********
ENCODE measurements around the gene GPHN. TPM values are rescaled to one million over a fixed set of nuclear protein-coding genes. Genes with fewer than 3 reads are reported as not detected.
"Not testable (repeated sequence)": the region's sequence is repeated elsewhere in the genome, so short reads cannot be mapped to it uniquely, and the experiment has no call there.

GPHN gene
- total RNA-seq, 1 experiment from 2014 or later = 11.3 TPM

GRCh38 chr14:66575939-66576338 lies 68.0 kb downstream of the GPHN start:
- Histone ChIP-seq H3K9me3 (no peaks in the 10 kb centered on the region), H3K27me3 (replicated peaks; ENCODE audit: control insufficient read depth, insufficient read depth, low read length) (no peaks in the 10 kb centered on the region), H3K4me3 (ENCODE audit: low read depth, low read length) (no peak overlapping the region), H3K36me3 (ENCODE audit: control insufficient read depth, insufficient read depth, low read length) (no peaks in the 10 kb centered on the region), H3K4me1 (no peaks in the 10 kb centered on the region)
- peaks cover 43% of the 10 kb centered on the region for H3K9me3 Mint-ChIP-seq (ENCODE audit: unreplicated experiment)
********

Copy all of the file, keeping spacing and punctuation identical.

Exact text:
ENCODE measurements around the gene GPHN. TPM values are rescaled to one million over a fixed set of nuclear protein-coding genes. Genes with fewer than 3 reads are reported as not detected.
"Not testable (repeated sequence)": the region's sequence is repeated elsewhere in the genome, so short reads cannot be mapped to it uniquely, and the experiment has no call there.

GPHN gene
- total RNA-seq, 1 experiment from 2014 or later = 11.3 TPM

GRCh38 chr14:66575939-66576338 lies 68.0 kb downstream of the GPHN start:
- Histone ChIP-seq H3K9me3 (no peaks in the 10 kb centered on the region), H3K27me3 (replicated peaks; ENCODE audit: control insufficient read depth, insufficient read depth, low read length) (no peaks in the 10 kb centered on the region), H3K4me3 (ENCODE audit: low read depth, low read length) (no peak overlapping the region), H3K36me3 (ENCODE audit: control insufficient read depth, insufficient read depth, low read length) (no peaks in the 10 kb centered on the region), H3K4me1 (no peaks in the 10 kb centered on the region)
- peaks cover 43% of the 10 kb centered on the region for H3K9me3 Mint-ChIP-seq (ENCODE audit: unreplicated experiment)